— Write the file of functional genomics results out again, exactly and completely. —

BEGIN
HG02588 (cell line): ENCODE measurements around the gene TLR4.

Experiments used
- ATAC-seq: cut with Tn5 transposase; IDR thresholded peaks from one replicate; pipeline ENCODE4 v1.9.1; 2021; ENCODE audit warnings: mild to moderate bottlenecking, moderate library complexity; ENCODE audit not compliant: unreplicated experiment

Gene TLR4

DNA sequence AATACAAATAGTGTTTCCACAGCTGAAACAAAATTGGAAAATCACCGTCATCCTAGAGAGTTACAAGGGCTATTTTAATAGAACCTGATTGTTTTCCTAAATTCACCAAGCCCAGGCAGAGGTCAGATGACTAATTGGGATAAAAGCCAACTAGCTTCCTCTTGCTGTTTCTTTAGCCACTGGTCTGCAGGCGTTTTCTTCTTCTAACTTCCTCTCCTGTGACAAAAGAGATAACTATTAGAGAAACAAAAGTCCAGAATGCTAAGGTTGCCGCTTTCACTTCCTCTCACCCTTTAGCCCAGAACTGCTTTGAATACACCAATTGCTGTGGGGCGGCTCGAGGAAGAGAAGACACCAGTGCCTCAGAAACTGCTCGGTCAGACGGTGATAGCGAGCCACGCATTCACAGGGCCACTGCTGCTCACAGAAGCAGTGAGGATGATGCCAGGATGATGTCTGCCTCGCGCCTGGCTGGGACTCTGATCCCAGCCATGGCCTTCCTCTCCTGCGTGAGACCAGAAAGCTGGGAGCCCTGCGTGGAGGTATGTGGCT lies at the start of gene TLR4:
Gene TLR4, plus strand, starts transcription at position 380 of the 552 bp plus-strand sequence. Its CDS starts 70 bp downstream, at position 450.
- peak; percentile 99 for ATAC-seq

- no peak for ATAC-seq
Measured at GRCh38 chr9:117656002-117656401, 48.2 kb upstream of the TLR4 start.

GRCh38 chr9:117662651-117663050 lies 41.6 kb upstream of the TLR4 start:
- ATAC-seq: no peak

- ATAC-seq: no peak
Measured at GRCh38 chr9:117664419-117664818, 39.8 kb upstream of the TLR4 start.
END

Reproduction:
HG02588 (cell line): ENCODE measurements around the gene TLR4.

Experiments used
- ATAC-seq: cut with Tn5 transposase; IDR thresholded peaks from one replicate; pipeline ENCODE4 v1.9.1; 2021; ENCODE audit warnings: mild to moderate bottlenecking, moderate library complexity; ENCODE audit not compliant: unreplicated experiment

Gene TLR4

DNA sequence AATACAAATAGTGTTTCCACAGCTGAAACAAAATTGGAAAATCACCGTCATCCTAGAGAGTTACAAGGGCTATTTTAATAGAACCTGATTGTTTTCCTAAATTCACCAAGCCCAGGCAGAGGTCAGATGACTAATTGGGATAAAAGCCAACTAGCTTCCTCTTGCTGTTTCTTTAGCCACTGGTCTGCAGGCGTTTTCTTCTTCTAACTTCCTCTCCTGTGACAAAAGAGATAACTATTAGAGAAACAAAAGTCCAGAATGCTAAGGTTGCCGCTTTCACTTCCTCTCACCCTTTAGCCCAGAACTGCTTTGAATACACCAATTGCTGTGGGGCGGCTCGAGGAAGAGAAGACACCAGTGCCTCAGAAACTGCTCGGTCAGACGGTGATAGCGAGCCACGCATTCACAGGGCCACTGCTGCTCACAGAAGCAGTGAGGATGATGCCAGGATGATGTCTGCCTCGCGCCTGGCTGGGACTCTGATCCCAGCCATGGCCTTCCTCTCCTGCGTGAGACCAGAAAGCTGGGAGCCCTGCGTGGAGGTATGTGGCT lies at the start of gene TLR4:
Gene TLR4, plus strand, starts transcription at position 380 of the 552 bp plus-strand sequence. Its CDS starts 70 bp downstream, at position 450.
- peak; percentile 99 for ATAC-seq

- no peak for ATAC-seq
Measured at GRCh38 chr9:117656002-117656401, 48.2 kb upstream of the TLR4 start.

GRCh38 chr9:117662651-117663050 lies 41.6 kb upstream of the TLR4 start:
- ATAC-seq: no peak

- ATAC-seq: no peak
Measured at GRCh38 chr9:117664419-117664818, 39.8 kb upstream of the TLR4 start.